Are Winston Peters and the big party negotiators going to do a smart deal on the future of the Auckland port, or will they succumb to reckless nonsense? Simon Wilson explains the biggest issue for Auckland in the talks to form a government.
When a ship leaves the harbour, port is left (geddit). Except if it’s the good ship Winston Peters: he intends to take the port with him. Should we let him?
Northport is a deep-water port at Marsden Point, 35km away from Whangarei. It’s also 165km from Auckland. Specifically, 165km from the heart of New Zealand’s freight processing zone, the inland port at Wiri, just west of Manukau.
Winston Peters wants to move most of the functions of the Auckland port – in particular, handling vehicle imports and inbound containers – to Northport. He says it’s a natural deep-water port with enormous scope for expansion, and he’s right about that.
He says the costs of moving the port and establishing the necessary transport links have been vastly overstated, but he has point-blank refused to produce any evidence to show he is right about that.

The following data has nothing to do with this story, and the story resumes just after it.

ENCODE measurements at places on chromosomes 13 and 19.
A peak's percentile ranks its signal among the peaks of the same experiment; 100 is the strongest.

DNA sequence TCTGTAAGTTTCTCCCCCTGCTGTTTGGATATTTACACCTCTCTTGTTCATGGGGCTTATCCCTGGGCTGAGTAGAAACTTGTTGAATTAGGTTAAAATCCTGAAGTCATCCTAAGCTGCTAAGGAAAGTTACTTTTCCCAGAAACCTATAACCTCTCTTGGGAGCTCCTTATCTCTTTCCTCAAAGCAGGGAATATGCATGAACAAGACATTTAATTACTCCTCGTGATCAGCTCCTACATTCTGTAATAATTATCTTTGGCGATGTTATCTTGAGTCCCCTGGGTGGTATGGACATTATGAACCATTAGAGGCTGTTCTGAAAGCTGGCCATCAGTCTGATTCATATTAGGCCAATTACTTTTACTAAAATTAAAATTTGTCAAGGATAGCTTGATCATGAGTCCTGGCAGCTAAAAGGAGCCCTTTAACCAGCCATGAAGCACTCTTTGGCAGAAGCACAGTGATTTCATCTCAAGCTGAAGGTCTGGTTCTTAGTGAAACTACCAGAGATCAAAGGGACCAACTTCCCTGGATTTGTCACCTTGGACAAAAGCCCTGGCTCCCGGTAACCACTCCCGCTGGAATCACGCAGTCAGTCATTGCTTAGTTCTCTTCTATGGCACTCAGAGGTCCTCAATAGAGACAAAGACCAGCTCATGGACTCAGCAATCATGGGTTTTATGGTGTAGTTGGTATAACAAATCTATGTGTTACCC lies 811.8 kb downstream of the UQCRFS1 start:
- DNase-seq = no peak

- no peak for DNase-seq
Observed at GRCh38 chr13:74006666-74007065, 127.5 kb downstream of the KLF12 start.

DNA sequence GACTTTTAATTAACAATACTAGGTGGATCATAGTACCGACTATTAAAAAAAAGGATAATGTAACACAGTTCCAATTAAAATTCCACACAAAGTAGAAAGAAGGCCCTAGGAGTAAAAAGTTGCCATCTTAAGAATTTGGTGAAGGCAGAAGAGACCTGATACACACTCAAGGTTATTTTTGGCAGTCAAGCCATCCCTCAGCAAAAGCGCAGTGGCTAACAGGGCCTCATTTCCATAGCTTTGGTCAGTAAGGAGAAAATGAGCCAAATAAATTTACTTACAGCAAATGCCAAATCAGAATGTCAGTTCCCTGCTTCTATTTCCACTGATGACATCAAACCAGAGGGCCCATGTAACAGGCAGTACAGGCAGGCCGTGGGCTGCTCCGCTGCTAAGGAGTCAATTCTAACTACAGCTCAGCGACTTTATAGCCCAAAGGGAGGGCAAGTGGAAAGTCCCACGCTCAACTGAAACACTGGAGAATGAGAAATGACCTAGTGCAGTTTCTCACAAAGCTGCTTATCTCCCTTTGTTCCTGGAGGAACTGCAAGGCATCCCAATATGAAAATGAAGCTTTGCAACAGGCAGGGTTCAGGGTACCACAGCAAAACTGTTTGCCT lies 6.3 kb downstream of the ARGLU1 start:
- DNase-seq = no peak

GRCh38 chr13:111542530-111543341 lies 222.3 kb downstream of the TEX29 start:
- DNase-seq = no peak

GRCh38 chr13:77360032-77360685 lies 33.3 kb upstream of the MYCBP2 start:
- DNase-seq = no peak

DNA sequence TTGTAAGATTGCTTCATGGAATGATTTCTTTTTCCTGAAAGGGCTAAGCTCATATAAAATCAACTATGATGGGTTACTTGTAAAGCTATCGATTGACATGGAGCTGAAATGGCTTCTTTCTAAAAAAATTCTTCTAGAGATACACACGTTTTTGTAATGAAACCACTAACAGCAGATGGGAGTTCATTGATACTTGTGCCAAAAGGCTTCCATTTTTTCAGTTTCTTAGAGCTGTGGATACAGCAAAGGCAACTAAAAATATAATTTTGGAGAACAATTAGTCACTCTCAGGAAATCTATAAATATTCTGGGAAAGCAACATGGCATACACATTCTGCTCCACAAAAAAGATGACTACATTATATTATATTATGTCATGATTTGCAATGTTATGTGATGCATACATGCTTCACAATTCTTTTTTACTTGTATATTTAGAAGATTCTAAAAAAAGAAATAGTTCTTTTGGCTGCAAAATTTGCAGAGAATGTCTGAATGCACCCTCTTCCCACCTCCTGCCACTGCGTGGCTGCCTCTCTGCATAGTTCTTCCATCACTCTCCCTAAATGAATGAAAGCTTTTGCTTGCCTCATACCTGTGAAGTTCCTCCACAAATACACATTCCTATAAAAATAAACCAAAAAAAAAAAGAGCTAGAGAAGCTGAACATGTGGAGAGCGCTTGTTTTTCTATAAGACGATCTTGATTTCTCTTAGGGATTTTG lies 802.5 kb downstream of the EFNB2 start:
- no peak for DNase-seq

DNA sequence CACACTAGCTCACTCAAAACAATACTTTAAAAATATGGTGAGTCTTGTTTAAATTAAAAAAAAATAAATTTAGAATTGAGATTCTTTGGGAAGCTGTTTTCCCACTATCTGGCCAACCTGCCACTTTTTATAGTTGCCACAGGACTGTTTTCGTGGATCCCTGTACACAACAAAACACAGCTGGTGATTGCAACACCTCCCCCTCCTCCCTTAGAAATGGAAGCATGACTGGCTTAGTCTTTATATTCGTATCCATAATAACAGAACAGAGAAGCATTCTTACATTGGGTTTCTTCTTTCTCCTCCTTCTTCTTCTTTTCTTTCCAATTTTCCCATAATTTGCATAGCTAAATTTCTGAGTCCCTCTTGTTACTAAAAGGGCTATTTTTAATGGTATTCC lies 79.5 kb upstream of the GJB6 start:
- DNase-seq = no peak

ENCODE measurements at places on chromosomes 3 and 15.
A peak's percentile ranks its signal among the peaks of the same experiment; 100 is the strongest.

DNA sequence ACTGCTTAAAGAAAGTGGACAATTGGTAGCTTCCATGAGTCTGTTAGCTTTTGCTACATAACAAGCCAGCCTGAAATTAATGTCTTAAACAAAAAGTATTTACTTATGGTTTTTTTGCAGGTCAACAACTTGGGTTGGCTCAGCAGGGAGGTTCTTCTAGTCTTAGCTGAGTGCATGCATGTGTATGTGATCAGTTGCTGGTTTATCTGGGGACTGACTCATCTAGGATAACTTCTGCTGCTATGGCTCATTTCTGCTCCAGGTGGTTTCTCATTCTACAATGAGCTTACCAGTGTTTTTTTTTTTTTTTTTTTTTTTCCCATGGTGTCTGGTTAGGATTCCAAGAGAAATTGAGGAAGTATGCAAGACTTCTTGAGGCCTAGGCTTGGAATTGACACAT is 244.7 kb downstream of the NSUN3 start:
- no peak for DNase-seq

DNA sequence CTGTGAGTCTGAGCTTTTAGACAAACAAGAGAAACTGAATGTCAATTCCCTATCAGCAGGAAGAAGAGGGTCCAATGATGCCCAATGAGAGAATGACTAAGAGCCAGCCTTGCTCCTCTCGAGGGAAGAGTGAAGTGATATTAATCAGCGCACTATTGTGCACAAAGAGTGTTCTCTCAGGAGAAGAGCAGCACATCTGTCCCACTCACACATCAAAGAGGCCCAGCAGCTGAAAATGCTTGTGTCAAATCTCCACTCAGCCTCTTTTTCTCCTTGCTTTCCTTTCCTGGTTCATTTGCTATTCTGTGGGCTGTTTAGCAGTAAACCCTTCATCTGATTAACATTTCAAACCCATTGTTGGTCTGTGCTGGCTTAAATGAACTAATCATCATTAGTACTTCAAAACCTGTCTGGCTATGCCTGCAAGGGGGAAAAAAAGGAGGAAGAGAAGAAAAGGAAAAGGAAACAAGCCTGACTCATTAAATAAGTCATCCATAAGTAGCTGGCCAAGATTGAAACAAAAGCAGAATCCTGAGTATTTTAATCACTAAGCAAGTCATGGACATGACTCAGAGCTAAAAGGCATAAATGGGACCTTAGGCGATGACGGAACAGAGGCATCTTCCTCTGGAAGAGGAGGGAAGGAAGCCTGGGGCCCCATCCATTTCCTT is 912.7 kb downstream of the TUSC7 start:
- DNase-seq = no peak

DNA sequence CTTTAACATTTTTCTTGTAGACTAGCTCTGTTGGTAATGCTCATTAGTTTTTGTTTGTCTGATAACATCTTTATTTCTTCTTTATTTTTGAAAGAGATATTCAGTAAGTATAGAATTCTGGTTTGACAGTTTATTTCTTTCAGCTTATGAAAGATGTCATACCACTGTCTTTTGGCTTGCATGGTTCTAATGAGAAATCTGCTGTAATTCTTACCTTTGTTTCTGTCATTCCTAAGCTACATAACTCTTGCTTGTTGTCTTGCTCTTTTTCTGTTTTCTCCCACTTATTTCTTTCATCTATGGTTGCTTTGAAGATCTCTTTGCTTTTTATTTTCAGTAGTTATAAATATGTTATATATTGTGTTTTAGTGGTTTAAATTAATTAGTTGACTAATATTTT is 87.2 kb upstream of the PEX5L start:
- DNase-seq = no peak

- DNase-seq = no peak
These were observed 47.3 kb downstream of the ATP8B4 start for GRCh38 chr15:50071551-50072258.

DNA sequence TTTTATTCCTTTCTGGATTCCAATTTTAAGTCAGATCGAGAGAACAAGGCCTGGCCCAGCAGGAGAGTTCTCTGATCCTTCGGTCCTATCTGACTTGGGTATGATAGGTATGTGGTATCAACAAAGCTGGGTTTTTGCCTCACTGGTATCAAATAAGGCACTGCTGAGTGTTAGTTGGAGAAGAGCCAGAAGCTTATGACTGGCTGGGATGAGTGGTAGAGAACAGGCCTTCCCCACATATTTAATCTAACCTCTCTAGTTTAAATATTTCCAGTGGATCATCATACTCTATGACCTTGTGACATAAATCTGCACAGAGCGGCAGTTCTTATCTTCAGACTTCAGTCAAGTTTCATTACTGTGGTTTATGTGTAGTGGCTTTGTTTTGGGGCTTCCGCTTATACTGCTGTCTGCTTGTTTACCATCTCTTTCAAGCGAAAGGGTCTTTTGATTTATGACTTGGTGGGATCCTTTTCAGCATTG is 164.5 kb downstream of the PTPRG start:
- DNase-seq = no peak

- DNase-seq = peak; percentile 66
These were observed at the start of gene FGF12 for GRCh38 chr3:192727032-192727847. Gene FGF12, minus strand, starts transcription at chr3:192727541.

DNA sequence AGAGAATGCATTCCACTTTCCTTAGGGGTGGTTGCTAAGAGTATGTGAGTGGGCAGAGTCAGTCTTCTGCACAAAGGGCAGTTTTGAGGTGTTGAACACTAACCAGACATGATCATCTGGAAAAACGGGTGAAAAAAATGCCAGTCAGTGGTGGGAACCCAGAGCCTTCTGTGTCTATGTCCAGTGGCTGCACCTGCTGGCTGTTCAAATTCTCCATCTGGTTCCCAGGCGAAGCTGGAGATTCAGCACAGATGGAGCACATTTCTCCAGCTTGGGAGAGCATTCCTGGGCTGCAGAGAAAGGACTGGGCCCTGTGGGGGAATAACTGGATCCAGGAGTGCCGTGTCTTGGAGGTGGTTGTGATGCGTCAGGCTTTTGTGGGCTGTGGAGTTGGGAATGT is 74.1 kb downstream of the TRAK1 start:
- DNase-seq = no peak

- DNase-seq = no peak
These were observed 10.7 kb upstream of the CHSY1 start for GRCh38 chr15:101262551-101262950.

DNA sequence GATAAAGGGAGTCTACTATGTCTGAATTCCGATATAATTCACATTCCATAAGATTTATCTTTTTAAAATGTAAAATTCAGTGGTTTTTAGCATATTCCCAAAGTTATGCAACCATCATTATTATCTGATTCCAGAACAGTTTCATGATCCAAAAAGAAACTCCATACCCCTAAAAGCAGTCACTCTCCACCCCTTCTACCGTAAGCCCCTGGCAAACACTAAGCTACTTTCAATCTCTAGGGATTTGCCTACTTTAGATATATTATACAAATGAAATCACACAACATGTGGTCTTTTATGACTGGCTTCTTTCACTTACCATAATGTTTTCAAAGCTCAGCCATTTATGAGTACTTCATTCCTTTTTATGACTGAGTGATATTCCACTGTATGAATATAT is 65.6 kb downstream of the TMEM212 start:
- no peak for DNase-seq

He says the cost of transporting freight from Northport to the golden triangle bound by Auckland, Hamilton and Tauranga is minor. He is wrong about that.
He says the savings from moving the port will run into the billions, and that’s just nonsense.
He says Auckland could use the waterfront land far better – to earn more money and to create a better waterfront for all – and he is absolutely right about that.
He says the port and associated railways would help immeasurably in the economic development of Northland. He’s right about that, too.
The proposal to move the port to Marsden Point is serious and achievable. If Winston Peters wants a legacy project we can all point to and say, he did that, this is the one. It would benefit Northland enormously, with very little downside – for Northland. It would benefit Auckland enormously too, although there would also be a large downside for the city.
What’s the balance of good and bad for Auckland? We don’t know. The analysis is not available. And all of that means it would be crazy not to investigate the proposal properly, and even more crazy to say yes to it right now.
The easiest thing and the hardest thing
Giving Peters the port is the easiest thing for Labour and National to agree to. And it’s the hardest thing.
It’s easy because they don’t actually have to agree to shift the port. All they need to do right now – all they possibly can do – is agree to commission a proper feasibility study. That should definitely be done. Auckland itself has recently had a go at doing it, and failed miserably. Now the government has to step in.